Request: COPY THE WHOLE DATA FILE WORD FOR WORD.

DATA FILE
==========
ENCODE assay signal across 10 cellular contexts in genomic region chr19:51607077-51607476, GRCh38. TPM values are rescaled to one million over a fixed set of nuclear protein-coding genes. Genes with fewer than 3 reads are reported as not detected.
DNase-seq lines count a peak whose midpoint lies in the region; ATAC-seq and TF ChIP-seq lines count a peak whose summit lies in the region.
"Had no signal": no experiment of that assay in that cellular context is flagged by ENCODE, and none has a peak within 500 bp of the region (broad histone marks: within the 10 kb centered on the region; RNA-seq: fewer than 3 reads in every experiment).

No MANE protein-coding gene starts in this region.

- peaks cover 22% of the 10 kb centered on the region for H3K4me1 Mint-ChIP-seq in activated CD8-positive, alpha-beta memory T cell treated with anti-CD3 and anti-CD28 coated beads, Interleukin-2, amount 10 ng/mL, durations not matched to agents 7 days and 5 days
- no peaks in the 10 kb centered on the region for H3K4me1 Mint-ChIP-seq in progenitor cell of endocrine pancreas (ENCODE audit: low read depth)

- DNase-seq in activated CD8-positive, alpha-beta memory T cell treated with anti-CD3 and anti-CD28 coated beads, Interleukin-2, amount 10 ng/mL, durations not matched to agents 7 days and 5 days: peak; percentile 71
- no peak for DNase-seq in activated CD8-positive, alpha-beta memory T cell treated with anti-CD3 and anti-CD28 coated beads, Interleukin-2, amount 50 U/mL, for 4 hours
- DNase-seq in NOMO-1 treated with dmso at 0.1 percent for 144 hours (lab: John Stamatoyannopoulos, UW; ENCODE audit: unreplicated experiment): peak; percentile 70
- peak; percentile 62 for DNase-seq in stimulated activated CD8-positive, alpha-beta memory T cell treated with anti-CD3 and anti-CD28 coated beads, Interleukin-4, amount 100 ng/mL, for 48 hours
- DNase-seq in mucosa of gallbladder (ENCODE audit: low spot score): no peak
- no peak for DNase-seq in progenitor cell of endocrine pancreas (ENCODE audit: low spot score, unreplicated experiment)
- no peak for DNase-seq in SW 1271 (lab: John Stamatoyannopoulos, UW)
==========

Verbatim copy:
ENCODE assay signal across 10 cellular contexts in genomic region chr19:51607077-51607476, GRCh38. TPM values are rescaled to one million over a fixed set of nuclear protein-coding genes. Genes with fewer than 3 reads are reported as not detected.
DNase-seq lines count a peak whose midpoint lies in the region; ATAC-seq and TF ChIP-seq lines count a peak whose summit lies in the region.
"Had no signal": no experiment of that assay in that cellular context is flagged by ENCODE, and none has a peak within 500 bp of the region (broad histone marks: within the 10 kb centered on the region; RNA-seq: fewer than 3 reads in every experiment).

No MANE protein-coding gene starts in this region.

- peaks cover 22% of the 10 kb centered on the region for H3K4me1 Mint-ChIP-seq in activated CD8-positive, alpha-beta memory T cell treated with anti-CD3 and anti-CD28 coated beads, Interleukin-2, amount 10 ng/mL, durations not matched to agents 7 days and 5 days
- no peaks in the 10 kb centered on the region for H3K4me1 Mint-ChIP-seq in progenitor cell of endocrine pancreas (ENCODE audit: low read depth)

- DNase-seq in activated CD8-positive, alpha-beta memory T cell treated with anti-CD3 and anti-CD28 coated beads, Interleukin-2, amount 10 ng/mL, durations not matched to agents 7 days and 5 days: peak; percentile 71
- no peak for DNase-seq in activated CD8-positive, alpha-beta memory T cell treated with anti-CD3 and anti-CD28 coated beads, Interleukin-2, amount 50 U/mL, for 4 hours
- DNase-seq in NOMO-1 treated with dmso at 0.1 percent for 144 hours (lab: John Stamatoyannopoulos, UW; ENCODE audit: unreplicated experiment): peak; percentile 70
- peak; percentile 62 for DNase-seq in stimulated activated CD8-positive, alpha-beta memory T cell treated with anti-CD3 and anti-CD28 coated beads, Interleukin-4, amount 100 ng/mL, for 48 hours
- DNase-seq in mucosa of gallbladder (ENCODE audit: low spot score): no peak
- no peak for DNase-seq in progenitor cell of endocrine pancreas (ENCODE audit: low spot score, unreplicated experiment)
- no peak for DNase-seq in SW 1271 (lab: John Stamatoyannopoulos, UW)